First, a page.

receiving, at a prediction engine operating on a server device, information relating to a service deal that a service provider is bidding on from a database maintained on a storage device, wherein the service deal comprises a hierarchy of services comprising multiple levels of service, the information relating to the service deal comprises a set of price points, metadata, and a set of baseline values for a highest level of service included in the hierarchy of services, each price point is a potential bidding price for the service deal that the service provider may offer during the bidding, the metadata comprises information relating to one or more other service providers bidding on the same service deal, and the set of baseline values comprises, for each service included in the highest level of service, a corresponding amount of the service the service provider will provide; and
for each price point of the set of price points, predicting, via the prediction engine, a probability of the service provider winning the bidding at the price point based on a predictive analytics model trained by the prediction engine and the information relating to the service deal;
wherein the predicting comprises top-down pricing of the service deal, and the top-down pricing comprises determining a cost and price of each service included in the highest level of service, and determining a total cost and total price of the service deal based on each cost and price of each service determined.
2. The method of claim 1, further comprising:
in a training stage:
receiving information for a set of deals, wherein the information for the set of deals comprises, for each deal of the set of deals, metadata relating to the deal and a deal outcome of the deal; and
training the predictive analytics model based on the information for the set of deals.
3. The method of claim 2, wherein the set of deals comprises one or more of the following: a historical deal, and a market deal.
4. The method of claim 1, wherein the set of price points comprises one or more of the following: a price point based on historical pricing, a price point based on market pricing, a price point based on user-specified pricing, and a price point based on any other user input.
5. The method of claim 1, wherein the metadata further comprises at least one of the following factors in assessing probability of the service provider winning the bidding at a price point of the set of price points: complexity of the service deal, whether the service deal is global or local, contract length of the service deal, timing of assignment of the service deal to a delivery executive, presence of a third party advisor, or market segment of a client of the service deal.
6. The method of claim 1, wherein the information relating to one or more other service providers bidding on the same service deal comprises data indicative of one or more of the following: whether the one or more other service providers are multi-national service providers, local service providers, low-cost service providers, or another category of service providers.
7. The method of claim 1, wherein the information relating to one or more other service providers bidding on the same service deal comprises data indicative of one or more of the following: whether the one or more other service providers are niche, consultant, cloud service providers, software service providers, network service providers, or another classification of service providers.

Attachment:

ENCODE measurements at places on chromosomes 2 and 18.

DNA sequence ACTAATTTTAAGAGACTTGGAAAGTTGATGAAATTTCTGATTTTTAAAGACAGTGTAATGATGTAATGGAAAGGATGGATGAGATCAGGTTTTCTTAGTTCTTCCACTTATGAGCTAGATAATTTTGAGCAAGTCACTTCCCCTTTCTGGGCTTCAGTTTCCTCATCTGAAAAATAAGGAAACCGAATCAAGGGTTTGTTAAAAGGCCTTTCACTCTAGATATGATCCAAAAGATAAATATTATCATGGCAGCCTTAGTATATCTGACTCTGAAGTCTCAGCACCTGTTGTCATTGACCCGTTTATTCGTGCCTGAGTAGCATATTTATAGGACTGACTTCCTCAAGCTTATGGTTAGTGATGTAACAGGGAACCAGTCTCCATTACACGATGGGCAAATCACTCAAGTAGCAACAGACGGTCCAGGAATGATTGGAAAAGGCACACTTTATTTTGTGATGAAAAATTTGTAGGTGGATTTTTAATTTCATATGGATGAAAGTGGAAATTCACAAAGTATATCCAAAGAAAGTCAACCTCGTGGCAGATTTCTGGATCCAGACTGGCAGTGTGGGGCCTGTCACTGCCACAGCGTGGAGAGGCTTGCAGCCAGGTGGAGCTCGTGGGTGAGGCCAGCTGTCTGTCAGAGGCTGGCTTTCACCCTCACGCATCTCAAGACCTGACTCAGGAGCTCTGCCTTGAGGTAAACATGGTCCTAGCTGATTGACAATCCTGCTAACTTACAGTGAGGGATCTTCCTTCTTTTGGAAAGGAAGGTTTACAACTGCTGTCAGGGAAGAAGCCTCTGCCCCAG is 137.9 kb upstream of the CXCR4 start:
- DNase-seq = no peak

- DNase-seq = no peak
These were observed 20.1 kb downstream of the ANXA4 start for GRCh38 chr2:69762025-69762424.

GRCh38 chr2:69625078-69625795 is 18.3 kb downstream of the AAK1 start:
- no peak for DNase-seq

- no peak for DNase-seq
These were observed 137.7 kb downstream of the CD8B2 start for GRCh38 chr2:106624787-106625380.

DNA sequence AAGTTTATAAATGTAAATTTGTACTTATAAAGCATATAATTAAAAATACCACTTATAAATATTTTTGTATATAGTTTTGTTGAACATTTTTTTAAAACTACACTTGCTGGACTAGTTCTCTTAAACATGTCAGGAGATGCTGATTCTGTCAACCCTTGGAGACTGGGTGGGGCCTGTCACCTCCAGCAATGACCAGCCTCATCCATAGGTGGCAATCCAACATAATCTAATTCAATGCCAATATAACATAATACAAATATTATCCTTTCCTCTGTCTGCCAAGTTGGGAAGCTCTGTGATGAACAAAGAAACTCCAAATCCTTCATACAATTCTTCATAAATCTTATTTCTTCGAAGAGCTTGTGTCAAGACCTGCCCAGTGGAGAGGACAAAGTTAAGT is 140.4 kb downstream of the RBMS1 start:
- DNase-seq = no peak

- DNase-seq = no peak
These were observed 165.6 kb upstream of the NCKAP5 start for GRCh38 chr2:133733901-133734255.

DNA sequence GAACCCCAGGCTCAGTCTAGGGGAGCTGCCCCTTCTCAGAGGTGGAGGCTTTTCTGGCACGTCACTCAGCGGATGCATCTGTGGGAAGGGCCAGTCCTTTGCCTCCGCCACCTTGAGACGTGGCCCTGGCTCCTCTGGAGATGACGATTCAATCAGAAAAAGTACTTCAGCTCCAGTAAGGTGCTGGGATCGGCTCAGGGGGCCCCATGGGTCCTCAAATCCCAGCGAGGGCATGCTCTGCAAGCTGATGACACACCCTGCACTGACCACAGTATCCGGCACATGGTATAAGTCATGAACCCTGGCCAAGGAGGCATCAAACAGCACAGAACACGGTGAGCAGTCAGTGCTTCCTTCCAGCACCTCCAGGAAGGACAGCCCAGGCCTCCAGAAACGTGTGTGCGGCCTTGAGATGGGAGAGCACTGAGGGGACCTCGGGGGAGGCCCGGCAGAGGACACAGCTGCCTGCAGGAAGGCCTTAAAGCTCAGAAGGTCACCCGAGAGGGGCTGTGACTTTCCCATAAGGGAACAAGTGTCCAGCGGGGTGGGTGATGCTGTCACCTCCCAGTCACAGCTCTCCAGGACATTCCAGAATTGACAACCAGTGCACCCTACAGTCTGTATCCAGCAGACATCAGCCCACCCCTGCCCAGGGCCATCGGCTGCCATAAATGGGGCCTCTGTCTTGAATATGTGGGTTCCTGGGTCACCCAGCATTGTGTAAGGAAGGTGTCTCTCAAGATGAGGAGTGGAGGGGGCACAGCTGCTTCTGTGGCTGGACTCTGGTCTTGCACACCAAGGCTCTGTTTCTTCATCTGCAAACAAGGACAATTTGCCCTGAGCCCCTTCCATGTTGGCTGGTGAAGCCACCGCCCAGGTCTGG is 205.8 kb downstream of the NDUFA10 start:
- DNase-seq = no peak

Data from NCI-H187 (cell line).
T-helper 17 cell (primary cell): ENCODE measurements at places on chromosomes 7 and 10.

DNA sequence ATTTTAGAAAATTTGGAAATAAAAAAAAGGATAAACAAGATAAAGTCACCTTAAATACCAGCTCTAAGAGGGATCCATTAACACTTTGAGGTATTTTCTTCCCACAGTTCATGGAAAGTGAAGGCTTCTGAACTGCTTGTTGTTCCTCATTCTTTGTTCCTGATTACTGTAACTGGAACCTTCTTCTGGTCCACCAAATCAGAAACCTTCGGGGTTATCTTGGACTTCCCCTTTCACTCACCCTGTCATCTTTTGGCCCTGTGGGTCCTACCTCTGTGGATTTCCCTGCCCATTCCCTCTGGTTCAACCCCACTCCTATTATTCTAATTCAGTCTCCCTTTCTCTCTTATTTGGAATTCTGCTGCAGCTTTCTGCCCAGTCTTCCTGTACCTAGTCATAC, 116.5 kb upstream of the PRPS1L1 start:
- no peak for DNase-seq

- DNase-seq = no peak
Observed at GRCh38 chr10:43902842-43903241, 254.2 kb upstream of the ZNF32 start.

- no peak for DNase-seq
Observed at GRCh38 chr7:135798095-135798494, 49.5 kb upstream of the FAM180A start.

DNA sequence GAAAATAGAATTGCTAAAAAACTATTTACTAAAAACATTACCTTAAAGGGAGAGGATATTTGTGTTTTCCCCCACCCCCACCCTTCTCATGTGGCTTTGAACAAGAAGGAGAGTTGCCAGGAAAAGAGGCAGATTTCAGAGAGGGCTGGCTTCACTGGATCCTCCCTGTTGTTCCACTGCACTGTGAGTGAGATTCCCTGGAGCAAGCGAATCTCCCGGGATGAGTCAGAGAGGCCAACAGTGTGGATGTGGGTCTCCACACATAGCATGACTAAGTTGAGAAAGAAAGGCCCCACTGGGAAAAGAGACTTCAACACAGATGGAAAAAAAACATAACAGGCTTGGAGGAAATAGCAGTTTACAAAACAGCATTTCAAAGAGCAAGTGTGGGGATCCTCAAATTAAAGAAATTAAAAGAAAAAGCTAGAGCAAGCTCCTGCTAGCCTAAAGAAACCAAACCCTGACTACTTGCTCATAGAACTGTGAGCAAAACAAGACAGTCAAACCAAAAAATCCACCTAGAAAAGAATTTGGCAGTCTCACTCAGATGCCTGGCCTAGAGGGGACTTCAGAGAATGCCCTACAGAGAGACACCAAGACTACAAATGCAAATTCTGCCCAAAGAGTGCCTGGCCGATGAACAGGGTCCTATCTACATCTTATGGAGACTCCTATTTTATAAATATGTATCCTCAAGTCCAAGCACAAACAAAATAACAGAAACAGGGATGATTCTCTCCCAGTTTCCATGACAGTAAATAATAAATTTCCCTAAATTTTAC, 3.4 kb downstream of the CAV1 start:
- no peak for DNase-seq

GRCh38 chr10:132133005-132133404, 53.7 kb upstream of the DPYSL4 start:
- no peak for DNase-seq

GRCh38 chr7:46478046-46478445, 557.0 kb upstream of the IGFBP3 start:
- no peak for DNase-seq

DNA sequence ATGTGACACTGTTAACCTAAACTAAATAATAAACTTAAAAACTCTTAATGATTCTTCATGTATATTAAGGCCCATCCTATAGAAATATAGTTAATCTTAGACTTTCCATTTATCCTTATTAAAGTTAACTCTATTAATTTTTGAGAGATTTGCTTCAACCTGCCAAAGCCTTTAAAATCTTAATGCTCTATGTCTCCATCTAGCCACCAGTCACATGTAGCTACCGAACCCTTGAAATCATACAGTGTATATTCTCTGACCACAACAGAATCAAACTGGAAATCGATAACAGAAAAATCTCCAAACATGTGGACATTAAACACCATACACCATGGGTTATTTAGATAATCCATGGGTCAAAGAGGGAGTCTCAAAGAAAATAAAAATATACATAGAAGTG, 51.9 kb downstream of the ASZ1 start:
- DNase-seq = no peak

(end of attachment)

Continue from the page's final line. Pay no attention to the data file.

8. A system comprising a computer processor, a computer-readable hardware storage device, and program code embodied with the computer-readable hardware storage device for execution by the computer processor to implement a method comprising:
receiving, at a prediction engine operating on a server device, information relating to a service deal that a service provider is bidding on from a database maintained on a storage device, wherein the service deal comprises a hierarchy of services comprising multiple levels of service, the information relating to the service deal comprises a set of price points, metadata, and a set of baseline values for a highest level of service included in the hierarchy of services, each price point is a potential bidding price for the service deal that the service provider may offer during the bidding, the metadata comprises information relating to one or more other service providers bidding on the same service deal, and the set of baseline values comprises, for each service included in the highest level of service, a corresponding amount of the service the service provider will provide; and
for each price point of the set of price points, predicting, via the prediction engine, a probability of the service provider winning the bidding at the price point based on a predictive analytics model trained by the prediction engine and the information relating to the service deal;
wherein the predicting comprises top-down pricing of the service deal, and the top-down pricing comprises determining a cost and price of each service included in the highest level of service, and determining a total cost and total price of the service deal based on each cost and price of each service determined.
9. The system of claim 8, further comprising:
in a training stage:
receiving information for a set of deals, wherein the information for the set of deals comprises, for each deal of the set of deals, metadata relating to the deal and a deal outcome of the deal; and
training the predictive analytics model based on the information for the set of deals.
10. The system of claim 9, wherein the set of deals comprises one or more of the following: a historical deal, and a market deal.
11. The system of claim 8, wherein the set of price points comprises one or more of the following: a price point based on historical pricing, a price point based on market pricing, a price point based on user-specified pricing, and a price point based on any other user input.